Texas lawmakers approve college athlete compensation bill

FILE - In this Saturday, Oct. 24, 2020, file photo, Texas players, including Sam Ehlinger (11), sing "The Eyes Of Texas" after an NCAA college football game against Baylor in Austin, Texas. The University of Texas marching band and pep band will be required to play The Eyes of Texas school song when they return to performing, but the school will also create a new band that doesn't include it in its play list, the school has announced. The song has been mired in controversy since summer 2020 when a group of athletes and students called on the school to ditch the tune amid national racial injustice protests after the killing of George Floyd. (AP Photo/Chuck Burton, File)
FILE - In this Saturday, Oct. 24, 2020, file photo, Texas players, including Sam Ehlinger (11), sing "The Eyes Of Texas" after an NCAA college football game against Baylor in Austin, Texas. The University of Texas marching band and pep band will be required to play The Eyes of Texas school song when they return to performing, but the school will also create a new band that doesn't include it in its play list, the school has announced. The song has been mired in controversy since summer 2020 when a group of athletes and students called on the school to ditch the tune amid national racial injustice protests after the killing of George Floyd. (AP Photo/Chuck Burton, File) (Copyright 2020 The Associated Press. All rights reserved.)

AUSTIN, Texas – Texas lawmakers on Friday approved letting college athletes earn money with endorsements and sponsorship deals, pushing the state closer to joining others who have already opened the door to previously banned financial deals.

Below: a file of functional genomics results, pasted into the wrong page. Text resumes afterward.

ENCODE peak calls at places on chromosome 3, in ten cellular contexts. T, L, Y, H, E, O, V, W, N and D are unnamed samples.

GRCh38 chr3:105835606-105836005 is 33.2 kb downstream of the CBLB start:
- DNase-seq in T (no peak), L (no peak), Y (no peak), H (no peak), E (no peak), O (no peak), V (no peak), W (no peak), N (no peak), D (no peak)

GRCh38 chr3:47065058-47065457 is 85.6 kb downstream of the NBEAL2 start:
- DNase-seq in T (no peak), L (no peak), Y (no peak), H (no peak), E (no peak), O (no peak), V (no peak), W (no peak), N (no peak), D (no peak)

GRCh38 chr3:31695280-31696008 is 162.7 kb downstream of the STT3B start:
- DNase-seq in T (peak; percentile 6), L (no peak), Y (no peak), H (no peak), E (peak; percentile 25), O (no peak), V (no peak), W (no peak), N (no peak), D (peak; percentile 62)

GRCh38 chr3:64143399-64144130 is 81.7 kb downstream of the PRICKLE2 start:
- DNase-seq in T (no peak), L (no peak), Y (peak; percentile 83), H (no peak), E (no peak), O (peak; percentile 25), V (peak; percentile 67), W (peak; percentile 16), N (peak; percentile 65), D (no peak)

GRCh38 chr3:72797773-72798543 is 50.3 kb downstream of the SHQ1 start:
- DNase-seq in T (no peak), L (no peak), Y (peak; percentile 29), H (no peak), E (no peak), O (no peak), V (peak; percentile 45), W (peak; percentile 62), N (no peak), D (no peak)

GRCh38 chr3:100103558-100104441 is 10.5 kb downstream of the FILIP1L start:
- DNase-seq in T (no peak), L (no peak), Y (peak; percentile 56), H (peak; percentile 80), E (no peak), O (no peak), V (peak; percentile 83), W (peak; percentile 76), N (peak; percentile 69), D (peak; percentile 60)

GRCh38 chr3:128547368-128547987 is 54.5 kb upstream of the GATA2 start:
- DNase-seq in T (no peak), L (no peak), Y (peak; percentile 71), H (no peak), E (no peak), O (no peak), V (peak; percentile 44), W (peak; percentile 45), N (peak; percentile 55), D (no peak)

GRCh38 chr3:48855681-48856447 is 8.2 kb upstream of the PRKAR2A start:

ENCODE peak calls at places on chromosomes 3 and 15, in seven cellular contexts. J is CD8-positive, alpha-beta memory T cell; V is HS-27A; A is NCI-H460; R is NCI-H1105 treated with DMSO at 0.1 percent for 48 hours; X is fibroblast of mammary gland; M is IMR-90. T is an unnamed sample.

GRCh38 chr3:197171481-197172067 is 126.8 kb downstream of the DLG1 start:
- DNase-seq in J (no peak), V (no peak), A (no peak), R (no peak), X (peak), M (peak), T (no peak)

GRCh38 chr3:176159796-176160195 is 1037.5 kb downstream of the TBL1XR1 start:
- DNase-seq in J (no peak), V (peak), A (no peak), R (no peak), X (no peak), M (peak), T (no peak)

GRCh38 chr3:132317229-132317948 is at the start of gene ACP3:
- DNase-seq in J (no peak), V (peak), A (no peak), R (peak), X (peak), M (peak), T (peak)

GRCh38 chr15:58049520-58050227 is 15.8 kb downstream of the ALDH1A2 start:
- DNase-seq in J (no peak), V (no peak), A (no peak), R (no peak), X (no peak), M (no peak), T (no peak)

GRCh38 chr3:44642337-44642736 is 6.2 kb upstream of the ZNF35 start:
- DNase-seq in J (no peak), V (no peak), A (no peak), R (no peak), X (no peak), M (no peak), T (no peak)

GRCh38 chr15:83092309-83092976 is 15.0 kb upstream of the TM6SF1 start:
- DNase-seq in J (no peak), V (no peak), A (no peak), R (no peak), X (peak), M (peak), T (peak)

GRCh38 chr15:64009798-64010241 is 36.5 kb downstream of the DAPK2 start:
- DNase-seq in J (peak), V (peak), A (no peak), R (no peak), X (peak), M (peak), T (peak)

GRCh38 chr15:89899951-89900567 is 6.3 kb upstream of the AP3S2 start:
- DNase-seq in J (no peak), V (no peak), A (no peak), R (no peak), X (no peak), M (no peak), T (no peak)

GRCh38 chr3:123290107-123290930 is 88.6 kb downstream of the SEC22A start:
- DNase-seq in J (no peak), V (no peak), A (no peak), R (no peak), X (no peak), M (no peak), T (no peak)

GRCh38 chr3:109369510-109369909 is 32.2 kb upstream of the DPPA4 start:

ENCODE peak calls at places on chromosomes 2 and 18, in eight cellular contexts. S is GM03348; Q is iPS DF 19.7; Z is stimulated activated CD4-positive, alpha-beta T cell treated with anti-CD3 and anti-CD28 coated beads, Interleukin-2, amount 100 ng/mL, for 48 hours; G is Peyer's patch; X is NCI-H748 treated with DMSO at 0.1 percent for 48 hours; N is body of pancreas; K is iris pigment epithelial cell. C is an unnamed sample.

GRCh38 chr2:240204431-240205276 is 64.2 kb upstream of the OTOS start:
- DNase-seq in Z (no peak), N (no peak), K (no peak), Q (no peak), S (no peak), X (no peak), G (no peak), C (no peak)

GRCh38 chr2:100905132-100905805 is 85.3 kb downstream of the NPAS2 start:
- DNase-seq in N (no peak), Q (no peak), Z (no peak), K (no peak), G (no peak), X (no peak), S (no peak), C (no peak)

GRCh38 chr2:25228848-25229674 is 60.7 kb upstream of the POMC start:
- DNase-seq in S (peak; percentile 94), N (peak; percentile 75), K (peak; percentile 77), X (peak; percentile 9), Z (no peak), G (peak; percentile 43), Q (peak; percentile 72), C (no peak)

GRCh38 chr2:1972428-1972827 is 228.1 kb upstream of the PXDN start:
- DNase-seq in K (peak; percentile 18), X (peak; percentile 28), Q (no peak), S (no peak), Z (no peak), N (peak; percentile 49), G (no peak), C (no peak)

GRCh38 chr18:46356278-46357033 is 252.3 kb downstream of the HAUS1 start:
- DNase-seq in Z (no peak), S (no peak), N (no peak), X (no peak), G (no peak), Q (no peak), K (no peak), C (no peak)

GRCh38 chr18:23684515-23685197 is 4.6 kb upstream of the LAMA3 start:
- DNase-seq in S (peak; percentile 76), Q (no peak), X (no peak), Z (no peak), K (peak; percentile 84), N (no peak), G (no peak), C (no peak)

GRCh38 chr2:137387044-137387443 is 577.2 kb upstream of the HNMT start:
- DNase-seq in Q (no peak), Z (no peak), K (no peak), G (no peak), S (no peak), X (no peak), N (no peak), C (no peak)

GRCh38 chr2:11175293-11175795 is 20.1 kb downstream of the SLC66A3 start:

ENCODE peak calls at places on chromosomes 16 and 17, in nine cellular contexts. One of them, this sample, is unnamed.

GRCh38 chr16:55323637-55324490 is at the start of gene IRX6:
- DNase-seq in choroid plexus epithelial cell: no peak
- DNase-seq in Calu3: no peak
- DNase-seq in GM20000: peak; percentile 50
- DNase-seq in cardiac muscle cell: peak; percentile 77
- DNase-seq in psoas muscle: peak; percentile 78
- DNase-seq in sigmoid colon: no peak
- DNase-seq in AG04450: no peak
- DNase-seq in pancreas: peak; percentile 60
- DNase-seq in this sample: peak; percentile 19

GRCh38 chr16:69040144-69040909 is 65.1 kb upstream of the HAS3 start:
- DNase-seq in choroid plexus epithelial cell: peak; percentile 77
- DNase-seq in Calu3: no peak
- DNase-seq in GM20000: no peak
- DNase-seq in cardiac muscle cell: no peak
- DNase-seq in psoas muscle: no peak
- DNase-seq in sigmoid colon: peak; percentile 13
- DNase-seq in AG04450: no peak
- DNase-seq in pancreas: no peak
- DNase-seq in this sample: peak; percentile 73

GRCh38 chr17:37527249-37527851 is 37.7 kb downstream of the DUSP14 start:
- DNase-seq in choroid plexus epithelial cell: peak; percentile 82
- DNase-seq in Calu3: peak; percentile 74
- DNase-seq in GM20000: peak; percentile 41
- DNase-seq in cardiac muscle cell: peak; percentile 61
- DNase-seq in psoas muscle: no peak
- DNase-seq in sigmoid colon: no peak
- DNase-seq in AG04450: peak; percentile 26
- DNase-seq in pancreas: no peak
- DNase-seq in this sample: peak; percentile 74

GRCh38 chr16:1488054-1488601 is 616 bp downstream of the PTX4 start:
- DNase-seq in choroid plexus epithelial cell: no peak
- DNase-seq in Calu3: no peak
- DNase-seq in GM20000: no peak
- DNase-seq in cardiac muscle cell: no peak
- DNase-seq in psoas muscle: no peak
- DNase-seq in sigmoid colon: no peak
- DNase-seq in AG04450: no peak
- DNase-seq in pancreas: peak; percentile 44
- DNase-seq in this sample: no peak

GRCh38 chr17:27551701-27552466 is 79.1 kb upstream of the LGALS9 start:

Friday's Senate vote sends the bill to Gov. Greg Abbott to consider signing into law. Several states have already approved measures that allow athletes to earn money off their name, image and likeness. The Texas version would take effect July 1.

Texas has five schools — Texas, Baylor, TCU and Texas Tech in the Big 12, and Texas A&M in the Southeastern Conference — in the so-called Power Five conferences. Supporters of the measure say those schools need the bill to compete for top-level recruits.

The Texas bill would require athletes to take financial literacy courses. Texas would also bar athletes from contracting with particular industries, including alcohol and tobacco products, casino gambling and sexually oriented businesses.

The state-level efforts come as Congress is considering federal measures, and the NCAA considers its own efforts to reform its bylaws to let athletes capitalize on their potential earning power.

The NCAA has warned that a patchwork of state laws would create confusion and competitive inequity. The NCAA Division I Council said it plans to act on name, image and likeness proposals at its June 22-23 meetings with the goal of having them in place by July 1.

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